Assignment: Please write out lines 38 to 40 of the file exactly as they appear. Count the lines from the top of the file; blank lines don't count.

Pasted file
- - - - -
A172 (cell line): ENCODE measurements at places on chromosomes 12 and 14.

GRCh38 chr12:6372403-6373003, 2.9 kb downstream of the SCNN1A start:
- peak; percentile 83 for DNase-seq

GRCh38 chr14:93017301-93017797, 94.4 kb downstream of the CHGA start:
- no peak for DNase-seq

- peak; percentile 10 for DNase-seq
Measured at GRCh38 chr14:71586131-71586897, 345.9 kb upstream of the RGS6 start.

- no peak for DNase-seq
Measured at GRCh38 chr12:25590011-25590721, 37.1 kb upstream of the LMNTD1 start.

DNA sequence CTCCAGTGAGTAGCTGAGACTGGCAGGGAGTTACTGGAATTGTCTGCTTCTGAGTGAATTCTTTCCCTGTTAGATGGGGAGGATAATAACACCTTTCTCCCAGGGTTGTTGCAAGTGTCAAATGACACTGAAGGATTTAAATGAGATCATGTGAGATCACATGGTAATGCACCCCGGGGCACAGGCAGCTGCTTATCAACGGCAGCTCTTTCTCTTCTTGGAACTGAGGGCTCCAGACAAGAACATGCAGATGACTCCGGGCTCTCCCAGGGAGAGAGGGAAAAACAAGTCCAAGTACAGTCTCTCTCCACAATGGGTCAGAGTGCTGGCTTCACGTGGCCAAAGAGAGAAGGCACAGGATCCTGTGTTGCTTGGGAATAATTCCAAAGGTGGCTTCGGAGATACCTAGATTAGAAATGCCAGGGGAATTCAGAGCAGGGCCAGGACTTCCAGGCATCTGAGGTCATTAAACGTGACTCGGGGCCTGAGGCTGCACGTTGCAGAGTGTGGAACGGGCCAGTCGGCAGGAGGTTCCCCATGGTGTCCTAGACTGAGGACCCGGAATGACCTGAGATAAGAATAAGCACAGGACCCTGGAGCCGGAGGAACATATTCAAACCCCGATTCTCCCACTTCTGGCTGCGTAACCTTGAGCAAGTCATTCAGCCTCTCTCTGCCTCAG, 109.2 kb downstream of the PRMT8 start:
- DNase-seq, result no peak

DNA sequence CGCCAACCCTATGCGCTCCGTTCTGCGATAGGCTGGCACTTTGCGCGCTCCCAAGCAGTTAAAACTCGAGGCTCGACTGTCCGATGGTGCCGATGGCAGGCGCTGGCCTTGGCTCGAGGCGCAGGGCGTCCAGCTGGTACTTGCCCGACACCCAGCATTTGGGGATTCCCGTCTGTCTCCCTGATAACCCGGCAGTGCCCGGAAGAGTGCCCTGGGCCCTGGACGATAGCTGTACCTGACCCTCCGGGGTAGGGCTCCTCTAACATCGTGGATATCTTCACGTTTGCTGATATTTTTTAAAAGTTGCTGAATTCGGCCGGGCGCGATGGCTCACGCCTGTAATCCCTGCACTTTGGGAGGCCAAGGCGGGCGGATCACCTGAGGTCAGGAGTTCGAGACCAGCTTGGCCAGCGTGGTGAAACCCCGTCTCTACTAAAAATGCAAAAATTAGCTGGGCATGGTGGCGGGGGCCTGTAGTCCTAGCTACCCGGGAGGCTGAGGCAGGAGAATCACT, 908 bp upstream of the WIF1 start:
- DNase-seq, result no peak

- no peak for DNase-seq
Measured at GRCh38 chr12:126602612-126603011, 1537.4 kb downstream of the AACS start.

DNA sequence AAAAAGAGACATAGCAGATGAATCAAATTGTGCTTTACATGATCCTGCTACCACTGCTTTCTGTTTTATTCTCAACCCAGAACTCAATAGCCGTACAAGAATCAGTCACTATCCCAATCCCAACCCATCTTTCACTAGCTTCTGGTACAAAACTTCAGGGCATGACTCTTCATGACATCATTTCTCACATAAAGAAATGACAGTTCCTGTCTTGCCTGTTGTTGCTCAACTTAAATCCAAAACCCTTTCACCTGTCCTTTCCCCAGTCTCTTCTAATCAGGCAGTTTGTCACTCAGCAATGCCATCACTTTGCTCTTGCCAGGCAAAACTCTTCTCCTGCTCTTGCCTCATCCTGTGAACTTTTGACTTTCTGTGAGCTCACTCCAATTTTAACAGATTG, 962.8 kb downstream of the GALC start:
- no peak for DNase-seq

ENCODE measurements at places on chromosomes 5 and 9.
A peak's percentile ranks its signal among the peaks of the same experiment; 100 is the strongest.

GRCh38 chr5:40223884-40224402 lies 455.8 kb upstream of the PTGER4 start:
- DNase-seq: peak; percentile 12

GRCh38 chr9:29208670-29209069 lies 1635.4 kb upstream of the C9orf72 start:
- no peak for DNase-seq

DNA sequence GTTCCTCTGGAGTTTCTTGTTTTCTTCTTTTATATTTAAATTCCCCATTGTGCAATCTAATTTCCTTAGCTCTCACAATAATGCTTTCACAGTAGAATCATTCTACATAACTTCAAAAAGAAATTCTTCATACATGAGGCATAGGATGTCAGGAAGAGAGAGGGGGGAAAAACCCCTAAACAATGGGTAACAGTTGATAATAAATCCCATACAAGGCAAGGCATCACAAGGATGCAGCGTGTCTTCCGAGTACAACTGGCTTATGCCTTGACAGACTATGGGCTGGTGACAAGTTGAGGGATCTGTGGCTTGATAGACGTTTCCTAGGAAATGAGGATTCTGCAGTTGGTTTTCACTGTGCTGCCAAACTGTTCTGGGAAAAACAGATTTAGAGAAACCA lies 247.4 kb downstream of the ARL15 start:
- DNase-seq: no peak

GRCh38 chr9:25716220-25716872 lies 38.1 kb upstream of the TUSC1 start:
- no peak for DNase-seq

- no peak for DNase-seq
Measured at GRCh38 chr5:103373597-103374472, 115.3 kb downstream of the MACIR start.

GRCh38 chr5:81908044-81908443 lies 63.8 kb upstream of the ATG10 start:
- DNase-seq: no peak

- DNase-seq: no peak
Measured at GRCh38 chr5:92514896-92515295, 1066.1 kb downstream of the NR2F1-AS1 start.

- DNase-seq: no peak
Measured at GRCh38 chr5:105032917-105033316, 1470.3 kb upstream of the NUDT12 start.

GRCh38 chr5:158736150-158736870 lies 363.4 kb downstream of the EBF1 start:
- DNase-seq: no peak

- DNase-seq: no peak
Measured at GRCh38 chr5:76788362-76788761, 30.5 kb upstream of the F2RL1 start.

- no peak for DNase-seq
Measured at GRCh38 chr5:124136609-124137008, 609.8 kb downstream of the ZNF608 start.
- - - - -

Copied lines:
- DNase-seq: no peak
Measured at GRCh38 chr5:76788362-76788761, 30.5 kb upstream of the F2RL1 start.

- no peak for DNase-seq